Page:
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Posts Tagged ‘We want a negotiated political resolution

Bait-and-switch in Syria? What of safe heavens?

In a previous post on Syria Constitution referendum, I stated:

“The vast majority of Syrians in the referendum on a new Constitution have said it loud: “We want a negotiated political resolution”. Period.

The Constitution is not serious in the kind of changes expected, but Russia and China wanted the regime to demonstrate two things:

First, that the regime is in control of all the institutions capable of carrying out a referendum, and

Second, that the military of the regime is capable to putting down the armed uprising in Homs.

The Syrian regime of Assad has no alternative choices but to offer these two practical proofs of its viability“.

What of these “safe heavens” that the western powers are hammering out?

Stephen Walt on Foreign Policy published (with minor editing):

“The continued carnage in Syria is leading more people to call for some sort of international interventions (to protect Syrian rebels from further attacks by government forces).

Anne-Marie Slaughter, former director of policy planning at the State Department, recommended in the New York Times that the United States and others create “no-kill zones” on Syrian territory, protected by a coalition of outside powers.  Slaughter wants these outside powers to give the rebel forces various forms of weaponry, military training, and tactical advice.

To avoid the criticism that her policy would fuel a civil war, Slaughter insists that support be conditional on the aid being used “defensively,” though Turkish or Arab League units would be free to use drones or unmanned helicopters “to attack Syrian air defenses and mortars in order to protect the no-kill zones.” (How funny is this NO-Kill Zone recommendation)

The core problem with this proposal is the critique of Paul Stanil:  This recommendation ignores basic military realities. The rebels are trying to overthrow Bashar al-Assad. Once we commit ourselves to arming and protecting the rebels, how are we going to stop them from doing whatever they can to bring Assad down? Once engaged on their behalf, is it realistic that any government could cut them off because they had gone beyond our Marquis of Queensbury rules of engagement? Moreover, Slaughter admits that we cannot protect her “no-kill zones” without degrading Assad’s forces. In practice, therefore, her neat distinction between “defensive” and “offensive” operations would quickly break down.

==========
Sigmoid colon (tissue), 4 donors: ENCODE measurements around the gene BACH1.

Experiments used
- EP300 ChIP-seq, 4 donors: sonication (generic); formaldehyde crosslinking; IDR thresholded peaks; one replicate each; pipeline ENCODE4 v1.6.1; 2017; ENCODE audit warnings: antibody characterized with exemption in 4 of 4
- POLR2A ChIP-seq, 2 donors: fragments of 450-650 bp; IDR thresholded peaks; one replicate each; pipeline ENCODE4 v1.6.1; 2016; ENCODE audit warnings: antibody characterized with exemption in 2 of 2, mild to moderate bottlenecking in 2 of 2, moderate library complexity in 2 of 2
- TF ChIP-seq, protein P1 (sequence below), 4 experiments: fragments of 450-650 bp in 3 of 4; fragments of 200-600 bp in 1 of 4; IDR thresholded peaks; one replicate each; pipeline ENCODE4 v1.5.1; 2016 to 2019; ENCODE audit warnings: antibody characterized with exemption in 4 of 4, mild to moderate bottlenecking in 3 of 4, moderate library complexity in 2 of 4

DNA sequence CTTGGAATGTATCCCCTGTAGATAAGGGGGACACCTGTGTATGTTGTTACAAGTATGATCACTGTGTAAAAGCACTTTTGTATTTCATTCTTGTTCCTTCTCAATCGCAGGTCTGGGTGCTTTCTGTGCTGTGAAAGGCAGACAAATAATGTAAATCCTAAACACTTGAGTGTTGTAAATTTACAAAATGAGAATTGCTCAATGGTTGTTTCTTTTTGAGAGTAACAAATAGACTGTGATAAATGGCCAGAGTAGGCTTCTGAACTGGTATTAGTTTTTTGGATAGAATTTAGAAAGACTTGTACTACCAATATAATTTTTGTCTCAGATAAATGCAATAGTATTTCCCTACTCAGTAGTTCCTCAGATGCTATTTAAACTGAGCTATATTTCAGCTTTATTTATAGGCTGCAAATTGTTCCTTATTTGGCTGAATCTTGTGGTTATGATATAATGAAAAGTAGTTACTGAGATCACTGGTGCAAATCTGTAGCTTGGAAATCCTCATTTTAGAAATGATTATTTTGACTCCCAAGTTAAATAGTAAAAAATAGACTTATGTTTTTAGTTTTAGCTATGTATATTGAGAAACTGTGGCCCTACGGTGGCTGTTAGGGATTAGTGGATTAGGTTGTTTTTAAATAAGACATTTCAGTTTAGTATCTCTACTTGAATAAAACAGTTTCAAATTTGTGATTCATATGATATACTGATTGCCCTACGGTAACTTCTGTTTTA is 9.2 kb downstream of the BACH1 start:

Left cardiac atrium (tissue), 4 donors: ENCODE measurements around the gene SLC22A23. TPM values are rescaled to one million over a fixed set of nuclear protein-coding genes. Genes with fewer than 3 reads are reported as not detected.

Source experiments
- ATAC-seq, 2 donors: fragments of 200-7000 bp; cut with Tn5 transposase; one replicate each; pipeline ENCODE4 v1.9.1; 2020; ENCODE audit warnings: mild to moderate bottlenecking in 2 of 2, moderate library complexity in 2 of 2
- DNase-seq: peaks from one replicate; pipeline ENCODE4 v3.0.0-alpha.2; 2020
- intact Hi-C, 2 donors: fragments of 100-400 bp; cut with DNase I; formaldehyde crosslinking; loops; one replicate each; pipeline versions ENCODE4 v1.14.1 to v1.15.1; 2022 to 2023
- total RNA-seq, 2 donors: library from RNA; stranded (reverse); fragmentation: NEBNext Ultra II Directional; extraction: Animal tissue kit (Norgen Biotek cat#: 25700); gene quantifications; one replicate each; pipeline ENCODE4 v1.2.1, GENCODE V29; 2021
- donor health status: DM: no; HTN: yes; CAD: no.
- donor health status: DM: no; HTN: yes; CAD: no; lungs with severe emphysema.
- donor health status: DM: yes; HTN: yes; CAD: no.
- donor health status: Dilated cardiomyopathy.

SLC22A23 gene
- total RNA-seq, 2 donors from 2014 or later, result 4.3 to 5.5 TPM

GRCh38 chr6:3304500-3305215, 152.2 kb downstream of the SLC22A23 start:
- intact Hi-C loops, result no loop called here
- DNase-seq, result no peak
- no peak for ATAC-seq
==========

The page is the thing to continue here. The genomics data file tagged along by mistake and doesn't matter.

Slaughter’s proposal would lead inexorably to an active military effort to overthrow the Assad regime. As in Libya, what sounded at first like a noble effort to protect civilians would quickly turn into offensive action against a despised regime, and in partnership with a host of opposition forces whose character and competence we can only guess at.  If that’s what Slaughter and others want to do, they should say so openly, instead of performing what can only be described as a strategic bait-and-switch.

China and Russia have figured this ploy out.  By the way, this is one reason they’ve been so reluctant to endorse any international action to stop the killing.

Here’s the basic problem.

Once we commit ourselves to creating safe havens (“no-kill zones”), we will be obliged to defend them for as long as there is any possibility that Assad’s forces might attack. As our experience with the no-fly zones in Iraq teaches, this could involve defending them for years.

And if Assad’s forces start shelling the rebel areas, then we will have to defend them or risk humiliation. But let’s be clear: “defending them” means attacking Assad’s own forces.

In other words: war.

And once that happens, the United States and the other outside powers will face enormous pressures to complete the job.  It is hard to believe that we could take the step Slaughter is recommending and subsequently agree to leave Assad and his regime in place. As soon as outside powers take sides and intervene, a failure to remove Assad from power would be interpreted as a striking defeat for the intervening powers and a blow to those who have seen the Arab Spring as a hopeful turn for a troubled region.

In short, there is no way to conduct the sort of minimalist, purely defensive, and strictly humanitarian operation that Slaughter describes in her op-ed, without it eventually leading to forcible regime change. And one big reason that Syria’s neighbors have been reluctant to go that route is their understandable fear of a protracted internal conflict there that would make the present carnage look mild by comparison.

I take no pleasure from that reality, and I share Slaughter’s anger and disgust at what Assad is doing.

But the choice we face is stark and agonizing, and pretending that we can keep our balance on this steep and slippery slope is not helpful.”